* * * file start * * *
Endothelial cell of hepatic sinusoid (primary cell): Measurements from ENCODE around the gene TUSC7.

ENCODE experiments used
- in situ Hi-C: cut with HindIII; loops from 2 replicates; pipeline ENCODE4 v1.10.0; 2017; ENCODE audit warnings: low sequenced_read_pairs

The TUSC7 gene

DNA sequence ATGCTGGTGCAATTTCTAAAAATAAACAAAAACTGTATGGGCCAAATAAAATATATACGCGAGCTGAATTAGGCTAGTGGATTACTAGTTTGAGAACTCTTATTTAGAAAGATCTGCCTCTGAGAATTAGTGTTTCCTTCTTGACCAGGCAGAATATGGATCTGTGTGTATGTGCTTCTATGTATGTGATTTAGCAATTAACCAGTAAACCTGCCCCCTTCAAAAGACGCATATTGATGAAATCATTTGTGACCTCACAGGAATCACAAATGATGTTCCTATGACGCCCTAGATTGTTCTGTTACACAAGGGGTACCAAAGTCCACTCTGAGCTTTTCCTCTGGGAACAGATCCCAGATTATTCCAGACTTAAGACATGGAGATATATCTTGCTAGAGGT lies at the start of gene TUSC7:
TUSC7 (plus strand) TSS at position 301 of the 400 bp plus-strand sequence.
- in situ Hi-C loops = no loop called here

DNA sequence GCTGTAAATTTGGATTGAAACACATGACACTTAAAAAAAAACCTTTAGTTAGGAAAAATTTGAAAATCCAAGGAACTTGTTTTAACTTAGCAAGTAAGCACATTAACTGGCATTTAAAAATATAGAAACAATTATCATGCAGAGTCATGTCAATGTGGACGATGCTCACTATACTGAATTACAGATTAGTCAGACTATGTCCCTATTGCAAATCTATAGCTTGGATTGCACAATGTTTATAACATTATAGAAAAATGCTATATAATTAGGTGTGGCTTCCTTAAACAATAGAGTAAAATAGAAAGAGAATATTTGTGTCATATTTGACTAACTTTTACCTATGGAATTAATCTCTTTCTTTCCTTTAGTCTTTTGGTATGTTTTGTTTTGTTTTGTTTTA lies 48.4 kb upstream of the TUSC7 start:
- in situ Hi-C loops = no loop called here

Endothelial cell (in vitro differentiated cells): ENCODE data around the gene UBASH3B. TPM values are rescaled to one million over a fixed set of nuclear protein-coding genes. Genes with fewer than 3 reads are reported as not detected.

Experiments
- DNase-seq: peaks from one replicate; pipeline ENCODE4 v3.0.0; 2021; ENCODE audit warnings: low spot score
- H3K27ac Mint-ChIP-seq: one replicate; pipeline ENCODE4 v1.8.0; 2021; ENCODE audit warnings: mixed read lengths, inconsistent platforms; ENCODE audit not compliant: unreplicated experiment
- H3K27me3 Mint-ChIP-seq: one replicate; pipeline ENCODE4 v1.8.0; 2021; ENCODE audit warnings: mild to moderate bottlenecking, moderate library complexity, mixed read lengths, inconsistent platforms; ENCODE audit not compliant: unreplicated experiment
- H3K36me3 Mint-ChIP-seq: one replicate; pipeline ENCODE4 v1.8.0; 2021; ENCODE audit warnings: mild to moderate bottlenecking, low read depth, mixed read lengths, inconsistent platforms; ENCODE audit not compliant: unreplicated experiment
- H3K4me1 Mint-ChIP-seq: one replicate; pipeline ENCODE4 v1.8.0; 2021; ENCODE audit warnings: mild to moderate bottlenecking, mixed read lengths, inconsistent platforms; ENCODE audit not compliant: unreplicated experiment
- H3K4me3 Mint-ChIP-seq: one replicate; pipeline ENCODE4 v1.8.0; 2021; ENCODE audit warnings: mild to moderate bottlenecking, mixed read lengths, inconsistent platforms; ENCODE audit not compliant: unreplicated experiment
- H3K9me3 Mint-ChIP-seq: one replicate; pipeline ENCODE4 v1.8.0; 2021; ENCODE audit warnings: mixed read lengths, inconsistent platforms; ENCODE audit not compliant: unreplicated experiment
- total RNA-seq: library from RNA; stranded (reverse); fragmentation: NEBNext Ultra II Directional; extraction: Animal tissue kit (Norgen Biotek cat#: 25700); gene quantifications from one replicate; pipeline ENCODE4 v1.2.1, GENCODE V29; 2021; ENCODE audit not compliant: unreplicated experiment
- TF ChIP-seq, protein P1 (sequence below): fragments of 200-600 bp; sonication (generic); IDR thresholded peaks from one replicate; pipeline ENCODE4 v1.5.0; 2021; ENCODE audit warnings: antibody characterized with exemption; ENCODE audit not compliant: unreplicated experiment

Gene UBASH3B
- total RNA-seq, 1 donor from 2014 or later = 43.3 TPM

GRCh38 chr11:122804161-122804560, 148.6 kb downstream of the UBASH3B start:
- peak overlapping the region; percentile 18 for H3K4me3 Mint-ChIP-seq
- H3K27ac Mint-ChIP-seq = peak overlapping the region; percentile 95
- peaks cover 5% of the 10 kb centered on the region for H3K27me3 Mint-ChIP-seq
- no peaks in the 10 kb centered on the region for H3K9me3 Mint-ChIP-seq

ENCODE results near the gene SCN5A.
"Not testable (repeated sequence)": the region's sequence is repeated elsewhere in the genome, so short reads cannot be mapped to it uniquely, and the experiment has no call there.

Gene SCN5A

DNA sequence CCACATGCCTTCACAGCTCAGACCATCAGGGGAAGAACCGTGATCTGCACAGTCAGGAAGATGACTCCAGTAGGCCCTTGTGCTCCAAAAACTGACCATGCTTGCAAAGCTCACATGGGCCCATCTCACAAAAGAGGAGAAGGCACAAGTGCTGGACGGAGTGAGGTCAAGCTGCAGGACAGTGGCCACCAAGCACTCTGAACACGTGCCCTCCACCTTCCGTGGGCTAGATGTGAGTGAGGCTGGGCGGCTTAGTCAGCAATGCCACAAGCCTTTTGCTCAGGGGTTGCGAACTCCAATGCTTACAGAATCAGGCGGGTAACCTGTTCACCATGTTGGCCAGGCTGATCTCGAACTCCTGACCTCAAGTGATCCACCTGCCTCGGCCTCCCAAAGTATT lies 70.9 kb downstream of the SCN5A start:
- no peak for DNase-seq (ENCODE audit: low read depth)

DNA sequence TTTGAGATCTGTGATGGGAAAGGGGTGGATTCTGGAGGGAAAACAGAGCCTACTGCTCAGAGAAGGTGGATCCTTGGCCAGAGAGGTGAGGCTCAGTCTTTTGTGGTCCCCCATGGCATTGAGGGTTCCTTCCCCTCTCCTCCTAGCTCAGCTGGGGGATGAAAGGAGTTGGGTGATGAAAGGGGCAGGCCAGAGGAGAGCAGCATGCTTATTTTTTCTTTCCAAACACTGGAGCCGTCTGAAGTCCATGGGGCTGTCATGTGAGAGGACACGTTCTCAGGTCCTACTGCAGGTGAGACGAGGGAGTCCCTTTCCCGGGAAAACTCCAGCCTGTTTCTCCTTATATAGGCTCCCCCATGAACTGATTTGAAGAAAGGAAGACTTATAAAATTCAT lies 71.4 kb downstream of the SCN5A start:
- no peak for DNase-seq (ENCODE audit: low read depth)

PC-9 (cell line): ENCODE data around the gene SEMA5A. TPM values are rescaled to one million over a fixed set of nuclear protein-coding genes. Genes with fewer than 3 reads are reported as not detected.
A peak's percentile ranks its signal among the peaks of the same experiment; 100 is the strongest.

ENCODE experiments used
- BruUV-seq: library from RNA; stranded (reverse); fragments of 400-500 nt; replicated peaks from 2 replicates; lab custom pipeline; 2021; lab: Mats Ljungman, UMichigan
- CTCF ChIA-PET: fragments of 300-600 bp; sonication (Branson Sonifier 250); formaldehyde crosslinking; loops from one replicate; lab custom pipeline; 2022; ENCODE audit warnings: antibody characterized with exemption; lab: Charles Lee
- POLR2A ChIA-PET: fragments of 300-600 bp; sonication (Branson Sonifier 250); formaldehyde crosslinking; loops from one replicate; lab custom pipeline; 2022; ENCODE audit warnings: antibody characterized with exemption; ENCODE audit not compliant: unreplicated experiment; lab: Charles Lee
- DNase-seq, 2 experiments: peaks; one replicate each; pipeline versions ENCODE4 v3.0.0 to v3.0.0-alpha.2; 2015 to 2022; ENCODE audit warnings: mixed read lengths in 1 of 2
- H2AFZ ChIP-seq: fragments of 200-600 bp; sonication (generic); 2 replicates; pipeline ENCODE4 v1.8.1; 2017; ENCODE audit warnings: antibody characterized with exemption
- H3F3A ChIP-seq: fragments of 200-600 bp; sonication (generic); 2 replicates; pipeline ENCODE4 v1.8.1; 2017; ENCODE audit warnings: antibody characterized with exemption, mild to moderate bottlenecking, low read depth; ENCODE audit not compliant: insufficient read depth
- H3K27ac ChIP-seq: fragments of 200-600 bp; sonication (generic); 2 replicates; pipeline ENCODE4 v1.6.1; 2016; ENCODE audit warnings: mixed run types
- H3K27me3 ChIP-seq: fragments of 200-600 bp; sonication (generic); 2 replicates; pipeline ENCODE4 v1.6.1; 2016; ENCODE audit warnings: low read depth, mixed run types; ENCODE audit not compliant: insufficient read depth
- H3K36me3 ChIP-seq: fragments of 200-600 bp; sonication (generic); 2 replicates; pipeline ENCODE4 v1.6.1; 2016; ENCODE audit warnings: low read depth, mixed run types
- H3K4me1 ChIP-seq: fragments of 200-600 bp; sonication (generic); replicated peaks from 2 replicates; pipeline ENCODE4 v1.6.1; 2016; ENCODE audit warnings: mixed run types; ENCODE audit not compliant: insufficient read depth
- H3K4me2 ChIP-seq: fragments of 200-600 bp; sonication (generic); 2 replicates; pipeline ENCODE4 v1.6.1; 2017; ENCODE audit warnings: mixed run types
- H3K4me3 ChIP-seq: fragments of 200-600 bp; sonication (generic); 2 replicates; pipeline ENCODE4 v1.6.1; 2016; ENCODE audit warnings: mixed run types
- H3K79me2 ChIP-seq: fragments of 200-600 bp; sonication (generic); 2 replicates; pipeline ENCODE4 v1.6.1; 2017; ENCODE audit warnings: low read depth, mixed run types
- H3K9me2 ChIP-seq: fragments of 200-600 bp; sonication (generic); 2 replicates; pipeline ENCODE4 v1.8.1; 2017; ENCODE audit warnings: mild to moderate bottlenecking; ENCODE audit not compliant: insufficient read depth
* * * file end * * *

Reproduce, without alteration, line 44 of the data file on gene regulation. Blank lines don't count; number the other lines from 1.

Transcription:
- H3K27ac ChIP-seq: fragments of 200-600 bp; sonication (generic); 2 replicates; pipeline ENCODE4 v1.6.1; 2016; ENCODE audit warnings: mixed run types